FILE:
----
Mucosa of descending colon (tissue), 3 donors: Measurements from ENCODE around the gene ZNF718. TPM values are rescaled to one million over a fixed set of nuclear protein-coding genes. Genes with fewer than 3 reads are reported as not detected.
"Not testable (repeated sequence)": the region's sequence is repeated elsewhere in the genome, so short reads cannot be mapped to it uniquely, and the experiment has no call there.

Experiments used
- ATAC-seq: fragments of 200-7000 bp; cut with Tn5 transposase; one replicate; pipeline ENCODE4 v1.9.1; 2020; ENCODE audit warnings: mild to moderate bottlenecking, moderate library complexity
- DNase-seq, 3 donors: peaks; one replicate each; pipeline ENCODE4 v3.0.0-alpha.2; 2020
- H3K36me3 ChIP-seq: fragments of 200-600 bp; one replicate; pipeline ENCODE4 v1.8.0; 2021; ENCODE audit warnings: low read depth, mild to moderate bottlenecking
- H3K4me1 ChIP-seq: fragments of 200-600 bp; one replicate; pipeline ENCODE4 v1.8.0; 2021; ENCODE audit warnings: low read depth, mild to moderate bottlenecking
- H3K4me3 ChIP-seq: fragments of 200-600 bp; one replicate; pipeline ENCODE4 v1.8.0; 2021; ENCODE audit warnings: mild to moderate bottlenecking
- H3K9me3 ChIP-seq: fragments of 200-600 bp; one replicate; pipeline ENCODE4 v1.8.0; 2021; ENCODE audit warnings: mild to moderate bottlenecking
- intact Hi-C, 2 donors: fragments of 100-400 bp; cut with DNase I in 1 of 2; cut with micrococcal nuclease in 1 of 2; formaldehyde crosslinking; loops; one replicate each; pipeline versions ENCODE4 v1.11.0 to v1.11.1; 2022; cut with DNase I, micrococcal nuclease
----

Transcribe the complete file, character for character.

Mucosa of descending colon (tissue), 3 donors: Measurements from ENCODE around the gene ZNF718. TPM values are rescaled to one million over a fixed set of nuclear protein-coding genes. Genes with fewer than 3 reads are reported as not detected.
"Not testable (repeated sequence)": the region's sequence is repeated elsewhere in the genome, so short reads cannot be mapped to it uniquely, and the experiment has no call there.

Experiments used
- ATAC-seq: fragments of 200-7000 bp; cut with Tn5 transposase; one replicate; pipeline ENCODE4 v1.9.1; 2020; ENCODE audit warnings: mild to moderate bottlenecking, moderate library complexity
- DNase-seq, 3 donors: peaks; one replicate each; pipeline ENCODE4 v3.0.0-alpha.2; 2020
- H3K36me3 ChIP-seq: fragments of 200-600 bp; one replicate; pipeline ENCODE4 v1.8.0; 2021; ENCODE audit warnings: low read depth, mild to moderate bottlenecking
- H3K4me1 ChIP-seq: fragments of 200-600 bp; one replicate; pipeline ENCODE4 v1.8.0; 2021; ENCODE audit warnings: low read depth, mild to moderate bottlenecking
- H3K4me3 ChIP-seq: fragments of 200-600 bp; one replicate; pipeline ENCODE4 v1.8.0; 2021; ENCODE audit warnings: mild to moderate bottlenecking
- H3K9me3 ChIP-seq: fragments of 200-600 bp; one replicate; pipeline ENCODE4 v1.8.0; 2021; ENCODE audit warnings: mild to moderate bottlenecking
- intact Hi-C, 2 donors: fragments of 100-400 bp; cut with DNase I in 1 of 2; cut with micrococcal nuclease in 1 of 2; formaldehyde crosslinking; loops; one replicate each; pipeline versions ENCODE4 v1.11.0 to v1.11.1; 2022; cut with DNase I, micrococcal nuclease